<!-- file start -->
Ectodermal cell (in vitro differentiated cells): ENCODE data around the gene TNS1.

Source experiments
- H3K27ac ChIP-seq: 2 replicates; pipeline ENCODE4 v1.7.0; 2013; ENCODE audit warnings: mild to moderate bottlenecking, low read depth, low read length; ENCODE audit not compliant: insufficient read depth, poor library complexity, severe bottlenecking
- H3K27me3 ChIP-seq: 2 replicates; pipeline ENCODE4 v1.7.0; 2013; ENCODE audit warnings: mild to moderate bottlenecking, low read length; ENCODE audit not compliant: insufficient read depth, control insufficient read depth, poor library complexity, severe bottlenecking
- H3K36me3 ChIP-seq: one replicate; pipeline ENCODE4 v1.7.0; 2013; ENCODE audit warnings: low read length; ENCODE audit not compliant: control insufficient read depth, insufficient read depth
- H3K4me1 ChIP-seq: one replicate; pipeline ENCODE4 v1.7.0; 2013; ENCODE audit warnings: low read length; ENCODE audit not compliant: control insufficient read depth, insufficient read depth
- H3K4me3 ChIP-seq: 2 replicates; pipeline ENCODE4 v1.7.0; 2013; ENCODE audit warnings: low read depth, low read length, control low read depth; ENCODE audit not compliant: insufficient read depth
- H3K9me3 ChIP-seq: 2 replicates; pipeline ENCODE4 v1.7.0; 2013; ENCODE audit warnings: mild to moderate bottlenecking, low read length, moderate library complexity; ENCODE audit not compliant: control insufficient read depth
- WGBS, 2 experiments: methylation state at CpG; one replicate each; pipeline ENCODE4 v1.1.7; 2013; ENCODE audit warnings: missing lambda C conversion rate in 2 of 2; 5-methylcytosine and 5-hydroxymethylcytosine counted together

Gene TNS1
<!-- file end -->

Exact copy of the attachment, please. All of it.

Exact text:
Ectodermal cell (in vitro differentiated cells): ENCODE data around the gene TNS1.

Source experiments
- H3K27ac ChIP-seq: 2 replicates; pipeline ENCODE4 v1.7.0; 2013; ENCODE audit warnings: mild to moderate bottlenecking, low read depth, low read length; ENCODE audit not compliant: insufficient read depth, poor library complexity, severe bottlenecking
- H3K27me3 ChIP-seq: 2 replicates; pipeline ENCODE4 v1.7.0; 2013; ENCODE audit warnings: mild to moderate bottlenecking, low read length; ENCODE audit not compliant: insufficient read depth, control insufficient read depth, poor library complexity, severe bottlenecking
- H3K36me3 ChIP-seq: one replicate; pipeline ENCODE4 v1.7.0; 2013; ENCODE audit warnings: low read length; ENCODE audit not compliant: control insufficient read depth, insufficient read depth
- H3K4me1 ChIP-seq: one replicate; pipeline ENCODE4 v1.7.0; 2013; ENCODE audit warnings: low read length; ENCODE audit not compliant: control insufficient read depth, insufficient read depth
- H3K4me3 ChIP-seq: 2 replicates; pipeline ENCODE4 v1.7.0; 2013; ENCODE audit warnings: low read depth, low read length, control low read depth; ENCODE audit not compliant: insufficient read depth
- H3K9me3 ChIP-seq: 2 replicates; pipeline ENCODE4 v1.7.0; 2013; ENCODE audit warnings: mild to moderate bottlenecking, low read length, moderate library complexity; ENCODE audit not compliant: control insufficient read depth
- WGBS, 2 experiments: methylation state at CpG; one replicate each; pipeline ENCODE4 v1.1.7; 2013; ENCODE audit warnings: missing lambda C conversion rate in 2 of 2; 5-methylcytosine and 5-hydroxymethylcytosine counted together

Gene TNS1